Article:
It’s these high projections of him being an All-Star or All-NBA caliber and putting him in conversations that are too high that will get a lot of pushback because it’s all either too early or not realistic. That’s my biggest issue on social media where there fans genuinely comparing him to players like Shai Gilgeous Alexander, Trae Young, Tyrese Haliburton, and Donovan Mitchell, or saying they’d rather have him over Damian Lillard. It’s at that point that it’s simply setting him up for no reason. A player doesn’t get overhyped and overrated because of what they do. It happens because of social media and wild takes.

It’s also easy to look at his stats before the injury where his per-game box-score stats show 25-5-5 and think he’s made that leap, especially when you look at that statline around the league. There are only currently 15 qualified players averaging 25 points per game and only seven of them average both five assists and rebounds.

If that’s the company he was in, it must be obvious that he was playing like a star, how can you argue otherwise? It’s that where it also becomes easy to think someone is hating if they disagree, because, again, HOW CAN YOU DISAGREE WHEN ONLY SIX OTHER PLAYERS AVERAGE THAT?

However, box-score stat lines can only tell you so much and they don’t tell you the most important thing, which is how they got those stats — HOW you get your points and HOW you get your assists matters 100x more than simply the stat itself. Different ways of getting points have different levels of impact that can translate to the offense. That’s not even considering the countless of other factors and context that are needed to evaluate a player.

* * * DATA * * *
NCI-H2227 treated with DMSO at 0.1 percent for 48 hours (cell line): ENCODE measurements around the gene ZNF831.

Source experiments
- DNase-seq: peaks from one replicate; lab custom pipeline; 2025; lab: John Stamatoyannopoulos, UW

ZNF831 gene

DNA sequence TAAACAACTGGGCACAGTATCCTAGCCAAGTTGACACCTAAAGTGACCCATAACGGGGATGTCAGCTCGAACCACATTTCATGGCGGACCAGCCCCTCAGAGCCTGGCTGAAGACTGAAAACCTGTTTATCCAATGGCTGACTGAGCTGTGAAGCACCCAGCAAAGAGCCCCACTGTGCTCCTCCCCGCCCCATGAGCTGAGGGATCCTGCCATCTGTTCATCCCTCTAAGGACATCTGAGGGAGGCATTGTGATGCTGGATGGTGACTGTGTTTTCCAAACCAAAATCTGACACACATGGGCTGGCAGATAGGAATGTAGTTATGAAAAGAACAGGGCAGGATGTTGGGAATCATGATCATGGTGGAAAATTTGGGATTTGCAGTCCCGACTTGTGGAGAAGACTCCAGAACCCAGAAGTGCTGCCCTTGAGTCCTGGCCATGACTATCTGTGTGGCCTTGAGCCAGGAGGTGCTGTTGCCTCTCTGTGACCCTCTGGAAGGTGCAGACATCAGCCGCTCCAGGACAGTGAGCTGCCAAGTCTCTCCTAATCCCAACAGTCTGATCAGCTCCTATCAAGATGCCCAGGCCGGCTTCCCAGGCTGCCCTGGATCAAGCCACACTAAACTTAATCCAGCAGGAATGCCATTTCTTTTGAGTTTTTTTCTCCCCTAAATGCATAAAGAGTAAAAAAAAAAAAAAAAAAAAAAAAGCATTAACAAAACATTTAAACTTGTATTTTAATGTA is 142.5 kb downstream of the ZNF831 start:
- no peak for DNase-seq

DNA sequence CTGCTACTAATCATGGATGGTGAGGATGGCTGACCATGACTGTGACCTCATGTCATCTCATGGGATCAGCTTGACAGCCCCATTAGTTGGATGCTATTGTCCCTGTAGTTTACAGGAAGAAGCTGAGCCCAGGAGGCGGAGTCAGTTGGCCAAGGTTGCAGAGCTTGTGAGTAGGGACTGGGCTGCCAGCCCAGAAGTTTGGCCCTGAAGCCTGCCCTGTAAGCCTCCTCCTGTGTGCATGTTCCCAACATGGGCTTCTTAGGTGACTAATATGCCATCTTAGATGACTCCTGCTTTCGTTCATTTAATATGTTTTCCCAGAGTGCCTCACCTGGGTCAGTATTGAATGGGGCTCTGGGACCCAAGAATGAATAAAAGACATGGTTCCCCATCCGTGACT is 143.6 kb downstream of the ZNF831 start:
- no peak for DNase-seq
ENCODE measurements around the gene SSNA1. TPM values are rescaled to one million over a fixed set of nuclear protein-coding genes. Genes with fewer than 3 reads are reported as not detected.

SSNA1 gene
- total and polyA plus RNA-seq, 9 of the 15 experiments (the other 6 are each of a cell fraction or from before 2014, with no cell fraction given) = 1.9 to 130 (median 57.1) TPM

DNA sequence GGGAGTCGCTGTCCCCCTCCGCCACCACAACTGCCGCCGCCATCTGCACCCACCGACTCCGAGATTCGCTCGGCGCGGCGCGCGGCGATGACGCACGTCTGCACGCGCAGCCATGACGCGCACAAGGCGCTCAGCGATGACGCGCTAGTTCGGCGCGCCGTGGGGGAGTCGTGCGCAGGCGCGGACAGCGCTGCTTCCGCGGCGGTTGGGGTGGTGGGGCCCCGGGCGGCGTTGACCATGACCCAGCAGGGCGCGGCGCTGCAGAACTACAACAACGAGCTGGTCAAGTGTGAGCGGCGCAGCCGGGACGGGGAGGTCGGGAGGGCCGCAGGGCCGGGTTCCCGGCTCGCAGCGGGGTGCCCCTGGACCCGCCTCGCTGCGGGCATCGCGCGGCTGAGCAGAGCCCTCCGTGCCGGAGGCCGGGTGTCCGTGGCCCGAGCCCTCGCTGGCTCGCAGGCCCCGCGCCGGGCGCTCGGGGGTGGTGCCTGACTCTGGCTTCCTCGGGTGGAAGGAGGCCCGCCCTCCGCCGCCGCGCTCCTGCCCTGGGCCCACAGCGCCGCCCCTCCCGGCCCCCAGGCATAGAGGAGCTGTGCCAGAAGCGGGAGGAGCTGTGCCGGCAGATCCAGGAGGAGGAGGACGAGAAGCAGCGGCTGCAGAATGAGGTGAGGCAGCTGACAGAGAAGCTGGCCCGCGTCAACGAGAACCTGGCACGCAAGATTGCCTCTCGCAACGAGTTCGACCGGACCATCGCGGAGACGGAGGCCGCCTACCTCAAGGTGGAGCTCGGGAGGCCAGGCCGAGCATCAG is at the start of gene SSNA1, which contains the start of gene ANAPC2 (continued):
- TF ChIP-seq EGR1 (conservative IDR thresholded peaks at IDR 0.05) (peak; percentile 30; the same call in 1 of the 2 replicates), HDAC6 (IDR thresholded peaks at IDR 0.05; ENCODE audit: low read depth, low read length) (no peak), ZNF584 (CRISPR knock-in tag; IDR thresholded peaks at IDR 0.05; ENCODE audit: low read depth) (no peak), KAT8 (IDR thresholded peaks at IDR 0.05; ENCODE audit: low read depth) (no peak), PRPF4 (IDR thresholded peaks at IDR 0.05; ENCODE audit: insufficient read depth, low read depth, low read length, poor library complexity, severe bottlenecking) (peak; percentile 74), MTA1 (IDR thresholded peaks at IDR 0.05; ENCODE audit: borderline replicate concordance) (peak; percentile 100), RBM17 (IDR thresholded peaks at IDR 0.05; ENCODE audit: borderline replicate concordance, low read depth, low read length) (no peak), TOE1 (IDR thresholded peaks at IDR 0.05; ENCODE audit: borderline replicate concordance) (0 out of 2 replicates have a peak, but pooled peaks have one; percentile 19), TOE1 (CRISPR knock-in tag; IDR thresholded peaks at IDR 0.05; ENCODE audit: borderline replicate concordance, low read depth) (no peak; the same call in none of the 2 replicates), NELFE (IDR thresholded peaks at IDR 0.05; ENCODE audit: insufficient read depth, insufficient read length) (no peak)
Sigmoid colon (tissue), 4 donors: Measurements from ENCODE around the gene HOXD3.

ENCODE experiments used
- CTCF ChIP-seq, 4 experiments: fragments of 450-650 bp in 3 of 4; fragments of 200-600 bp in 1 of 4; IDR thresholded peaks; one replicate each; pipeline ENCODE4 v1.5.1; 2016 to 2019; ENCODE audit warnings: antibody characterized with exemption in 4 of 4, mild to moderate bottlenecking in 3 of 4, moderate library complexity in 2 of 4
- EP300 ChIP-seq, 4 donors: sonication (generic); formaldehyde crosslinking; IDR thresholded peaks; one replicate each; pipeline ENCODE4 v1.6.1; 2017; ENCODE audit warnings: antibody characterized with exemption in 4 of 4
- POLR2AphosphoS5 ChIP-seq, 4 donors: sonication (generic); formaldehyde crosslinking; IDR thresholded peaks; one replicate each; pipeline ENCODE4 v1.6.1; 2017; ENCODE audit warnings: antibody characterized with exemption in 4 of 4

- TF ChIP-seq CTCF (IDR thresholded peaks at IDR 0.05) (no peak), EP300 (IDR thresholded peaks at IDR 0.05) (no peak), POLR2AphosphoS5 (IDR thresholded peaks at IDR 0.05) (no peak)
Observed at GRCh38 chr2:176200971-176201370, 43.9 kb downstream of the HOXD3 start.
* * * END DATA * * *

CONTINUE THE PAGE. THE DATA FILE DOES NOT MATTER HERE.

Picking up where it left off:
I made this poll earlier this month:

It was a blind box-score stat line. Almost 60% voted for Kyle Kuzma over Jimmy Butler. This is just one example where making any argument whatsoever about a player using just a stat line is irrelevant and pointless.

That has probably been my biggest pet peeve whenever someone mentioned this about Herro. I 100% don’t care about his box-score stats when evaluating him.

But even if you want to use that argument, that’s still not a solid argument when it comes to him making a leap. A lot of this can easily be explained by more minutes, more possessions and higher usage.

Here are his per-game stats in the last three years:

  • 2022: 20.7 points on 18.6 true shooting attempts in 32.6 minutes
  • 2023: 20.1 pts on 17.8 TSA in 34.9 min